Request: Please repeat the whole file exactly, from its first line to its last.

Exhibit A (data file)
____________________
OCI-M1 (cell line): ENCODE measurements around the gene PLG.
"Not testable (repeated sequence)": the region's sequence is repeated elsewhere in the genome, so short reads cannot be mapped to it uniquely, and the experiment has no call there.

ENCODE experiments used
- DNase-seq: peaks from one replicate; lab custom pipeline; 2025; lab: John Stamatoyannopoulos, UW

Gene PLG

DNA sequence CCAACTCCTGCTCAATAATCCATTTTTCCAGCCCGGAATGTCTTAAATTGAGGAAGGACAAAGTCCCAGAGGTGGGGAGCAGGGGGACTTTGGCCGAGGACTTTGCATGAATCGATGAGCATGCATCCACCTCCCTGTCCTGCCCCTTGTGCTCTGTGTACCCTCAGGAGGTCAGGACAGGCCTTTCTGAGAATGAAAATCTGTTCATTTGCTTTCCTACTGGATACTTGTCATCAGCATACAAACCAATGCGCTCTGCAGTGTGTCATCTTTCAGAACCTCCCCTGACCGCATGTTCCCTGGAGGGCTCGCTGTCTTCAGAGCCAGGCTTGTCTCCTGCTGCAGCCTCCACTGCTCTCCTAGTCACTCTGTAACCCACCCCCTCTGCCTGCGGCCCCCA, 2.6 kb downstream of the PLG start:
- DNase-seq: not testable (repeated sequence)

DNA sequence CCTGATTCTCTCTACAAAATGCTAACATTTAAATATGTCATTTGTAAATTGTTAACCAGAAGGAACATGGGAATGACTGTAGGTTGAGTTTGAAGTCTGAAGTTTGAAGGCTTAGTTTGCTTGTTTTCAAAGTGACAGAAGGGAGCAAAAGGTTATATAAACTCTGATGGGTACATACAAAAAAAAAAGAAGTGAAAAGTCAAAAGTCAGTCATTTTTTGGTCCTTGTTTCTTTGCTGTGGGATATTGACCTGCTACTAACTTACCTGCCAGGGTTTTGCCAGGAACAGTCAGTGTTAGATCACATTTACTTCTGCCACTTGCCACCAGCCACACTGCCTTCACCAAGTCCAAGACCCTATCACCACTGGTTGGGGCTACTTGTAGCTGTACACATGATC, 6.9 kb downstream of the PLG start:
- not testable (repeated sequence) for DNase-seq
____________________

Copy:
OCI-M1 (cell line): ENCODE measurements around the gene PLG.
"Not testable (repeated sequence)": the region's sequence is repeated elsewhere in the genome, so short reads cannot be mapped to it uniquely, and the experiment has no call there.

ENCODE experiments used
- DNase-seq: peaks from one replicate; lab custom pipeline; 2025; lab: John Stamatoyannopoulos, UW

Gene PLG

DNA sequence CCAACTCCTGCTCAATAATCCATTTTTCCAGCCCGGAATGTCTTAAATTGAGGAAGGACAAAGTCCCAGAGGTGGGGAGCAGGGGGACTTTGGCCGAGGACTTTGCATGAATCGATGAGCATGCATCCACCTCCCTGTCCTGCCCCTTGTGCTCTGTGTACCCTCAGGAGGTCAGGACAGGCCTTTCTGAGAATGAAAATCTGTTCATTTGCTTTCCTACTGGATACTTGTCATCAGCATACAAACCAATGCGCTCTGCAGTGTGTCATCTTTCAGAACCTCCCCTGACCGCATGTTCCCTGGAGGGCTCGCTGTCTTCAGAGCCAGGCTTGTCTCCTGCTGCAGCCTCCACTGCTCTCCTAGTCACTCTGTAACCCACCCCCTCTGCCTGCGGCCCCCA, 2.6 kb downstream of the PLG start:
- DNase-seq: not testable (repeated sequence)

DNA sequence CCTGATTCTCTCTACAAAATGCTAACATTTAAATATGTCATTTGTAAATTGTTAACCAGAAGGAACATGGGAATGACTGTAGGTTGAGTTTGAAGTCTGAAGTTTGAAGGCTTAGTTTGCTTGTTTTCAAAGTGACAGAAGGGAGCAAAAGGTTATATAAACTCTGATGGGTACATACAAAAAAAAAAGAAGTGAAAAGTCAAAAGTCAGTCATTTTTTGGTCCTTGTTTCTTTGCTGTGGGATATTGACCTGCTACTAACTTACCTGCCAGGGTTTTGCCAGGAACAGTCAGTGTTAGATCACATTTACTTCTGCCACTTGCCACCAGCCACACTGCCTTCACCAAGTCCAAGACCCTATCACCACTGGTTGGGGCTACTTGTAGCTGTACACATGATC, 6.9 kb downstream of the PLG start:
- not testable (repeated sequence) for DNase-seq